I haven’t posted on this blog in a long time. Basically, I got really sick of talking about the subjects of diet, dieting, not dieting, weight, weight loss, weight gain, food, exercise, body image, etc. So I quit doing it. That was a good move and I did a bunch of other things that I found much more interesting like reading books (31 so far this year!), drawing and painting and talking about feminism. One thing I really regret about the time I spent doing this blog and my Facebook page is that I avoided conflict to the point where I refused to mention certain words that seemed to cause a lot of argument. Vegetarian is one of them (even though I am vegetarian and have been for the most part of my life since I was 13.) Feminism is another. But I now feel that I was, in large point missing the point. Like, body image activism is wonderful. I am all for it. But I also know that the pressures women feel about our bodies do not come from within. If we really want to change things, we need to change society too, not just ourselves. Individualism keeps us from working together on social issues. Do you hate me yet? 🙂
A couple of times over the last year I’ve thought about reopening this blog and adding in the ingredients I had previously left out. The political ones. What stopped me was the desire not to have this take over my life. I have come to value my free time and I know that keeping up the Facebook page especially is a lot of work. And it is my pet project that I really can’t see being administrated by someone else. So, I have not come back in any form. Though I do think it might be sort of entertaining to see how quickly I could lose followers by talking about these things I avoided the whole time I was doing this blog.
I’m still on the fence about all of that. The real reason I am writing today is to give a little update on my life. You know, there are a zillion weight loss success story blogs and they all disappear when they gain the weight back, leaving us to think they went off into the sunset at the perfect weight and lived happily ever after. This is not what happened to me.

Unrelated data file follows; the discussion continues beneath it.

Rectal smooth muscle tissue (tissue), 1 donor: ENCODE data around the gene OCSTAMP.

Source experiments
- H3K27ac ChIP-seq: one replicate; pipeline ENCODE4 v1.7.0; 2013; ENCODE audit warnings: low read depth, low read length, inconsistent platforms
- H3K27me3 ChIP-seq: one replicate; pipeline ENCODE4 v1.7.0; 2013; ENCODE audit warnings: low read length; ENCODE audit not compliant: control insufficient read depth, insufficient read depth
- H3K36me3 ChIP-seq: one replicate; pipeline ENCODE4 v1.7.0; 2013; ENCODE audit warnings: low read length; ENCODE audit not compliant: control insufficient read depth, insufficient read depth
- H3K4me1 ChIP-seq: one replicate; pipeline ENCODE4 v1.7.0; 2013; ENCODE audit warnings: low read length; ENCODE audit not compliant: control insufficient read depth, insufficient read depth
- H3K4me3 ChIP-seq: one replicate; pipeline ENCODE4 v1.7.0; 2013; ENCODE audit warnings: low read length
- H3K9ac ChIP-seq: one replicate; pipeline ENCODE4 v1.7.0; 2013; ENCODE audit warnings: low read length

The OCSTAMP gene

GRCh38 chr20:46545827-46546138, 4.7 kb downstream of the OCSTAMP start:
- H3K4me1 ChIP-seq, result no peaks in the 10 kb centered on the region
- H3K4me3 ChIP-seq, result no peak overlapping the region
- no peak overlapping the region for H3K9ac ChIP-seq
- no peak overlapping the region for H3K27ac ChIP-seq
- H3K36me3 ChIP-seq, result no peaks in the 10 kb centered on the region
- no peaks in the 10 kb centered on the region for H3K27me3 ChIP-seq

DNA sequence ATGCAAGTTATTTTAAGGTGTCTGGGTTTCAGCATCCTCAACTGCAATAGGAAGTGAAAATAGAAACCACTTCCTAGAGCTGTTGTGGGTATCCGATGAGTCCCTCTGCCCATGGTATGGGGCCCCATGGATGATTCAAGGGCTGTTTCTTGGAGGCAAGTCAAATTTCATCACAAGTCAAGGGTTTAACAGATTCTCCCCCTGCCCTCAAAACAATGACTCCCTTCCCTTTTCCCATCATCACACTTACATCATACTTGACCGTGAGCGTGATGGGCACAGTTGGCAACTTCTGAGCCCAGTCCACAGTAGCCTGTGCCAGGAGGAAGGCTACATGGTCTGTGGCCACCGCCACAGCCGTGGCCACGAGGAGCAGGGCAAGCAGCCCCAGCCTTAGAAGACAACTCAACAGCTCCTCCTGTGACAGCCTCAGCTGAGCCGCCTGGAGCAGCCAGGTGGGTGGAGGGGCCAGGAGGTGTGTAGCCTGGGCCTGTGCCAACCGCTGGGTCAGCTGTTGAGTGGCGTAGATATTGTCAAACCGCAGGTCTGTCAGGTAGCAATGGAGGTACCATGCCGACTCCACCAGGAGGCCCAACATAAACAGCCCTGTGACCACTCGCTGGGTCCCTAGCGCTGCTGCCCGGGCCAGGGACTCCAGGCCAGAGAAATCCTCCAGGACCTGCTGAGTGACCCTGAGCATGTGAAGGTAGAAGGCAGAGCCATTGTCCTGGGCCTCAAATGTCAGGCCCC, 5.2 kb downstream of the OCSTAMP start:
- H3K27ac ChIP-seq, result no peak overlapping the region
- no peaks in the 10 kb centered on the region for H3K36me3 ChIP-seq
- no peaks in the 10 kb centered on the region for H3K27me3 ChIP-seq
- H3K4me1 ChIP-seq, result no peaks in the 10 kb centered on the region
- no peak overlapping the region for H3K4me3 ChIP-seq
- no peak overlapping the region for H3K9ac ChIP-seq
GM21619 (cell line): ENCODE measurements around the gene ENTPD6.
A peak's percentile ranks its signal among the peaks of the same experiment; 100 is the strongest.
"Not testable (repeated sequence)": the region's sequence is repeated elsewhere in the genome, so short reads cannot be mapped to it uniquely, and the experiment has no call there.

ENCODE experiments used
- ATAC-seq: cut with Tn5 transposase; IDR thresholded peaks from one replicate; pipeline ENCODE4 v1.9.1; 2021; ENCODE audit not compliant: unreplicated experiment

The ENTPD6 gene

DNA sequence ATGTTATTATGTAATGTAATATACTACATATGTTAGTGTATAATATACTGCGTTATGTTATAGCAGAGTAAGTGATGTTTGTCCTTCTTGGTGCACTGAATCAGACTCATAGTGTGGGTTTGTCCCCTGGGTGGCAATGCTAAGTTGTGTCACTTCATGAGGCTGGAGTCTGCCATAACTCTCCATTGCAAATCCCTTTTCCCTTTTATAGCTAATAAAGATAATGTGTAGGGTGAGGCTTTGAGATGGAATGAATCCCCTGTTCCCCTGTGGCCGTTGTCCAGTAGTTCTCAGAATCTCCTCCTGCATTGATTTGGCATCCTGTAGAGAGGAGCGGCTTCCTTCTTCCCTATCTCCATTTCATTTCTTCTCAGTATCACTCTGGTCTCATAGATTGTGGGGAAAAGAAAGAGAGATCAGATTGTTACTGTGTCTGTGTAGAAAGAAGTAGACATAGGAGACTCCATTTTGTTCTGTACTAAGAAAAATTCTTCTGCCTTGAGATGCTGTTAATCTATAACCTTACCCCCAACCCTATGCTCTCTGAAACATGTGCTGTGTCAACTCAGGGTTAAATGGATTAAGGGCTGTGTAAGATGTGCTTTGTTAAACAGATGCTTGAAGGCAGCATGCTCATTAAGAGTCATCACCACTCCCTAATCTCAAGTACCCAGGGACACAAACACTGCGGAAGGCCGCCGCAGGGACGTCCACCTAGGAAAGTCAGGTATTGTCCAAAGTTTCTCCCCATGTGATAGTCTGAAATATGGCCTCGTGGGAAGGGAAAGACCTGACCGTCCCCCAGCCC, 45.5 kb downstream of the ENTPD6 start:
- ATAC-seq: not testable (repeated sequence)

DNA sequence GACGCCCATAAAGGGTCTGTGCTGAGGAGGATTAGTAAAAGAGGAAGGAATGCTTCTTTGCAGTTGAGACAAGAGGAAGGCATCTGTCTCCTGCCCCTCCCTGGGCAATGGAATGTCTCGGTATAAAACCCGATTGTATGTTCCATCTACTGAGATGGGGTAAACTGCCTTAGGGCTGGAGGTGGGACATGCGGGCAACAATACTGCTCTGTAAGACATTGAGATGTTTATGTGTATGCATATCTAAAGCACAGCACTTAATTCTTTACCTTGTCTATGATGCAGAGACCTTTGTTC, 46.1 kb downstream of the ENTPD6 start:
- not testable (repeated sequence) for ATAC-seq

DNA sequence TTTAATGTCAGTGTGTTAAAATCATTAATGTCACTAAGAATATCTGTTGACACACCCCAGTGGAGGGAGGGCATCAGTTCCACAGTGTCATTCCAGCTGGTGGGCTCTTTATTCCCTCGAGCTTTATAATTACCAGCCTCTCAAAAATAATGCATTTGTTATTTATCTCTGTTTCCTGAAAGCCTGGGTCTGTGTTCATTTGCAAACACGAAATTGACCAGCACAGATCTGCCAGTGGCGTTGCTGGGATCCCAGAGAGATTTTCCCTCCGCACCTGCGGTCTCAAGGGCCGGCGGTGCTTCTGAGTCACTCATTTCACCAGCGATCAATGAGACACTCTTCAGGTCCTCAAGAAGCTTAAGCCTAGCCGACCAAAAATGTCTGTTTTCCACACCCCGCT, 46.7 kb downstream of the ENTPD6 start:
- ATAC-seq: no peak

I do not want to dwell on this and I do not feel I owe anyone any excuses or explanations for the reality of my life and who I am, but I have gained almost all the weight I lost back. Again!
Now I know this is the point where I am supposed to flagellate myself and commit to Getting Back on the Wagon and Fighting the Good Fight, etc, but I’m not going to do that. All I can say is life is life, it doesn’t always go the way you think it will and some parts of our health are largely uncontrollable. Most people gain back the weight they lose. True fact. And it’s not the first time either, so it’s not like I’m totally shocked it happened to me. But I do feel a little bit like I should apologize for my arrogance in assuming I would be a weight loss unicorn. I’m not, I’m a human woman who first became bigger as a child and have been wildly swinging back and forth ever since, as most of us do. I could write a whole post telling you about moving, the death of one of my beloved cats, the grief I felt after losing him, the other elderly cat and my worry about his health and the constant care he needs, the unassailable fatigue I have experienced, the sorrows I drowned in ice cream, but I really don’t want you to think I’m making excuses or that I feel I owe the world an apology for my body or my life. I don’t. I am what I am and that’s more than enough. I have a lot to be thankful for and a lot going for me. The size of my pants does not erase that.
And you know what, all this body image stuff really did change the way I feel about myself. Being fat (which I am) isn’t a terrible thing. Honestly, of course I’d rather be smaller. It’s just socially easier, more comfortable in certain ways, easier to buy clothes, etc. But I don’t feel like I’m a failure or that I now need to get Back On Track or whatever. I have promised myself I will never go on a diet for the specific purpose of losing weight again.